Uncomment 2 lines in apache.conf that starts with “# php_value date.timezone Europe/Riga” by removing symbol “#” and set the right timezone for your country, for example:

php_value date.timezone Europe/Amsterdam

Save and exit file (ctrl+x, followed by y and enter)

b. Restart Apache web server and make it start at system boot

systemctl restart apache2
systemctl enable apache2

c. Configure web frontend

Connect to your newly installed Zabbix frontend using URL “http://server_ip_or_dns_name/zabbix” to initiate the Zabbix installation wizard. 

In my case, that URL would be “” because I have installed Zabbix on the server with IP address (you can find the IP address of your server by typing “ip a” command in the terminal).

Basically, in this wizard you only need to enter a password for Zabbix DB user and just click “Next step” for everything else. In this guide, I have used a zabbixDBpass as a database password, but if you set something else, be sure to enter the correct password when prompted by the wizard.

1. Installation step: Welcome screen
1. Installation step: Welcome screen
2. Installation step: Pre-requisites check
2. Installation step: Pre-requisites check
3. Installation step: Configure DB connection
3. Installation step: Configure DB connection
4. Installation step: Configure Zabbix server
4. Installation step: Configure Zabbix server
5. Installation step: Pre-installation summary
5. Installation step: Pre-installation summary
6. Installation step: Finish
6. Installation step: Finish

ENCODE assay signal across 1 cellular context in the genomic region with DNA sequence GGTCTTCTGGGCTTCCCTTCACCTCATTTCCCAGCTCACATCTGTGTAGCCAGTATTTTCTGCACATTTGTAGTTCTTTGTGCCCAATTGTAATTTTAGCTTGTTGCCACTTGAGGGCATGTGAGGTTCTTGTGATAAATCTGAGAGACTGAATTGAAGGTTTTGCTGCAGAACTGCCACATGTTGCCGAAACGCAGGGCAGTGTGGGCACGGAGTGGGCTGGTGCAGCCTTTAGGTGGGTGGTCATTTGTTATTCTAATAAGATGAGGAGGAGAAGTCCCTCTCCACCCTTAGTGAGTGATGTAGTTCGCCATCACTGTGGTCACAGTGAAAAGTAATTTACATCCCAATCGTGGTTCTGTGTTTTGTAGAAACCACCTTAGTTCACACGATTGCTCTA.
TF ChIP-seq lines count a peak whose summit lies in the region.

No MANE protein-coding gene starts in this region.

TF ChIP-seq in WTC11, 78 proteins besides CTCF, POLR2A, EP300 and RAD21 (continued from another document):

That’s it, you have installed Zabbix monitoring system!

Step 7: Login to frontend using Zabbix default login credentials

Use Zabbix default admin username “Admin” and password “zabbix” (without quotes) to login to Zabbix frontend at URL “http://server_ip_or_dns_name/zabbix” via your browser.

Zabbix Login page

In my example, I have installed Zabbix on server so I will enter in my browsers URL field (you can find the IP address of your server by typing “ip a” command in the terminal)

zabbix 5.0 dashboard
Zabbix 5 dashboard

You have successfully installed Zabbix 6 Server on Raspberry Pi and now you can monitor anything!
No need to change anything else as other steps are optional.

Optimizing Raspberry Pi OS, Zabbix Server and MySQL database.

Step 8: Optimizing Raspberry Pi (optional)

When you are using Zabbix on Raspberry Pi you have two problems: the lifespan of the SD card because of limited number of read/writes and SD card performance.

Zabbix needs every IOPS that he can get for the best user experience.

You can make some tweaks on the OS level that will mitigate the mention problems.

a. Reduce the frequency of swap usage

Open sysctl.conf file with: “nano /etc/sysctl.conf” and add this line to the file:

vm.swappiness = 1

Save and exit file (ctrl+x, followed by y and enter)

b. Disable access time property for directories

If you don’t care about files or directories access time property you can completly disabled it by the noatime and nodiratime mount options in “/etc/fstab” file.